Do you? Because I do. I made 26 million dollars last year. How much do you make? You see, Pal, that’s who I am. And you’re nothing. Nice person? I don’t give a shit. Good mother? Fuck you – go home and play with your kids!! (to everyone) You wanna work here? Test!! (to Aaronow) You think this is abuse? You think this is abuse, you cocksucker? You can’t take this — how can you take the abuse you get in a classroom?! You don’t like it — leave. I can go out there tomorrow with the materials you got, make myself a thousand dollars in merit pay! Tomorrow! In one class! Can you? Can you? Go and do likewise! A-I-T-P!! Get mad! You sons of bitches! Get mad!!



Oh, I’m mad. I’m mad that a shallow schmuck like you thinks he can come in here and tell us how to do our jobs. School is about so much more than test scores. You can’t reduce it all to a multiple choice assessment. These kids need a broad curriculum, not just reading and math. They need science, art, social studies, foreign language, recess – all the stuff the rich kids get at the $50,000 a year private schools. And all you want to give them are standardized tests!



You know what it takes to teach public school?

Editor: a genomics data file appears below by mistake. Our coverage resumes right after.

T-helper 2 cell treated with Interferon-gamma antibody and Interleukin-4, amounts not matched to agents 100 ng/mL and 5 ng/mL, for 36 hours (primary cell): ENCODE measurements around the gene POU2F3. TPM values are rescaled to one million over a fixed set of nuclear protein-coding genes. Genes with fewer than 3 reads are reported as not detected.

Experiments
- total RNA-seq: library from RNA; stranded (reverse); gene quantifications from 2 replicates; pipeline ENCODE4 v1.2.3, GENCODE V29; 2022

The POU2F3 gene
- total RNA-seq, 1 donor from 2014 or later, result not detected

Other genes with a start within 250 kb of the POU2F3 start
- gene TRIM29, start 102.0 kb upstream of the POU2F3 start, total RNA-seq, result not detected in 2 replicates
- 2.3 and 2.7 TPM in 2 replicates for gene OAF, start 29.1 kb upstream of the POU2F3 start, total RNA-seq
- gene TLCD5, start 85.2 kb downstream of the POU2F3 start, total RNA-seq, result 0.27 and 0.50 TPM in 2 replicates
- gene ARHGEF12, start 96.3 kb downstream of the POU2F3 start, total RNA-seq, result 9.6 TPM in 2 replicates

(He pulls something out of his briefcase. He’s holding up a hammer and a plastic model of a one-room schoolhouse. He puts the model down on Aaronow’s desk and then smashes it to pieces with the hammer.)

It takes school choice to teach in a public school. It takes charter and voucher schools, schools run like a business – not this mamby, pamby, commie, socialist shit!



Choice? Is that what you call letting private interests suck up public tax dollars without the same transparency and regulations as public schools? You mean schools not run by an elected school board, who meet in private and do almost whatever they please with our tax dollars? You mean schools that can turn away the hardest to teach children – unlike public schools that take everyone?


I’m talking about schools with balls!
(He puts the hammer over his crotch,– he puts it away after a pause)

You want a paycheck? Do like the choice schools do — Go and do likewise, folks. The money’s out there, you pick it up, it’s yours. You don’t–I have no sympathy for you. You wanna go into your classes tomorrow and test and get your kids to pass, it’s yours. If not you’re going to be shining my shoes. Bunch of losers sitting around in a bar. (in a mocking weak voice) “Oh yeah, I used to be a teacher, it’s a tough racket.” (he takes out a software package from his briefcase) This is the new Common Core aligned diagnostic system. It’s like the MAP, Study Island, iReady and iStation – only better.



Those programs suck.



This is better. With it, your students will sit behind a computer screen for several hours every day taking stealth assessments.



You mean mini-tests?



No. Not mini-tests. They’ll run through the program and get instruction on every Common Core standard and their answers will show how much they’ve learned.



They’re tests. Standardized tests. Every day.



This is the Pearson leads. And to you, it’s gold. And you don’t get it. Why? Because to give it to you is just throwing it away. (he hands the software to Williamson) It’s for testers. (sneeringly) Not teachers.